I'm completely in love with the wilderness exploration mechanic from the Simulacrum blog (which I'll call Simulacrum Overland in this blog). It prioritises:
- Elegant simplicity (which I love because once rules become too baroque I stop using them).
- Player facing mechanics (good, because I'm playing with the rest of the table, not with myself).
- Interactions not already present in dungeon based play (good, because variety is the spice of D&D).
I am going to use the process pretty much as presented I think... plus a few more things, of course, because home brewing. Here are my thoughts at the moment, including a bunch of to-dos.
Note: Burden Level & Fatigue → OSE
Simulacrum uses a few abstractions which I'll have to translate to OSE. The first one is burden level, which is easy enough. Here's a bullet point table comparing OSE & B/X movement rates to Simulacrum Overland burden levels:
- 120' (40') ←→ no burden
- 90' (30') ←→ light burden
- 60' (20') ←→ medium burden
- 30' (10') ←→ heavy burden
- 0' (0') ←→ immobile
|One way to deal with encumbrance is to use a wagon. Not too convenient for dungeons, however.|
Note: Weather for Simulacrum Overland
There are a number of systems for determining weather in OSR. I'm going to brew my own, with a view to working with Simulacrum Overland.
|Muddy roads are inconvenient for hex crawling|
- Remove the modifiers and have "local folks" entries on the encounter tables. This would be fairly simple, but lessens the difference from travelling through different hex types.
- Just add "local folks" entries to encounter tables where appropriate. That would make non-wild areas less interesting (fewer encounters) and significantly less threatening (assuming "local folks" encounters are less likely to result in fights). On the upside, it's the simplest.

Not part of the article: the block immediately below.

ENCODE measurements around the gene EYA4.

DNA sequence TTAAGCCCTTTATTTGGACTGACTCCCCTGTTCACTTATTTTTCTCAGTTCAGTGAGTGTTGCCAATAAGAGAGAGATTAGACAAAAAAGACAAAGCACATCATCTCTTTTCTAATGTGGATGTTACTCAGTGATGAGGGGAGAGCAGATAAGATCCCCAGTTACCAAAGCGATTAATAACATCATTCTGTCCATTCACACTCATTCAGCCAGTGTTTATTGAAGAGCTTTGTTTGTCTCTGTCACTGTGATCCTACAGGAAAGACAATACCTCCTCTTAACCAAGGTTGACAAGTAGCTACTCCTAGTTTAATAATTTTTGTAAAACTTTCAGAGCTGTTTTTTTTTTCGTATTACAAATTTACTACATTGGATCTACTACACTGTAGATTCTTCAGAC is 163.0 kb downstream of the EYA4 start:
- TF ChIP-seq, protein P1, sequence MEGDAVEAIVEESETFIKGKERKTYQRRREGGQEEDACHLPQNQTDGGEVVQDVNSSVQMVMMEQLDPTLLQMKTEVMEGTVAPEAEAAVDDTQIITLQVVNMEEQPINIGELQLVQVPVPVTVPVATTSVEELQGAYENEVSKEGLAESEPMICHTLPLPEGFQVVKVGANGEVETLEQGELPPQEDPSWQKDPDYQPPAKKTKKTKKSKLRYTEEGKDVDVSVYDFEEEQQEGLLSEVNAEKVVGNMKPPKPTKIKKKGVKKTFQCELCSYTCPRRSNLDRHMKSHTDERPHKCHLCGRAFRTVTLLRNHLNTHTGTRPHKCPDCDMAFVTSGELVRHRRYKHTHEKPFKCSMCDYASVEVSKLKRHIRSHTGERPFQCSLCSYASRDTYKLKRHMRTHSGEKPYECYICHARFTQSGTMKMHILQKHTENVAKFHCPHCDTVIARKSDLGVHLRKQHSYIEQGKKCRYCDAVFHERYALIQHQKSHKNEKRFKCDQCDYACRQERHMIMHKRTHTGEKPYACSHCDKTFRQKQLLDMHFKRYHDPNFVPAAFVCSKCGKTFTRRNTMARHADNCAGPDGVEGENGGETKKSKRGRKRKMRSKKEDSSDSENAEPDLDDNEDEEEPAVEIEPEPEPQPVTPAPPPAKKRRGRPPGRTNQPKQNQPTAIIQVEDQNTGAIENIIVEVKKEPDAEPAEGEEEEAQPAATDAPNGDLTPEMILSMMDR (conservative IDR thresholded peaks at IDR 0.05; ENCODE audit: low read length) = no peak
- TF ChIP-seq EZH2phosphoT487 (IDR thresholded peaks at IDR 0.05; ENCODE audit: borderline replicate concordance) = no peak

- Leave the encounter tables for "monsters" and have a separate process for "interesting locals". Maybe make it part of the "generating hex features" part of the procedure. The challenge here is deciding on edge cases - where do brigands go? What about farmers who sometimes engage in brigandage? Or farmers in the middle of a dispute that the PCs could dragged into.
- Just convert it into HP damage. OSR already has one track for deleterious consequences, and I'm not sure adding more status effects will help what I'm after.
- Have one "fatigued" status that can be on or off, and which - once on - requires all the different triggers to be addressed (so say, if you're fatigued from lack of food, overheating, and lack of sleep you'll need to eat, cool down, and sleep for the fatigue penalty to be removed).
Note: Develop (or steal) tables for overt and hidden features
I need to strike a good balance between hand placed features (which require some work) and random features, both overt and hidden (which in turn require work to develop as well).
My sense is that somewhere between 50-75% of hexes should have some sort of hidden feature to encourage digging deeper. I also think that overt features should give hints of potential hidden features.
This is a problem for future me, but one I'll need to solve to my satisfaction.
|This looks like the kind of feature where you roll a d6 and maybe get a boon or maybe something goes wrong.|
(I'm not sure of the source)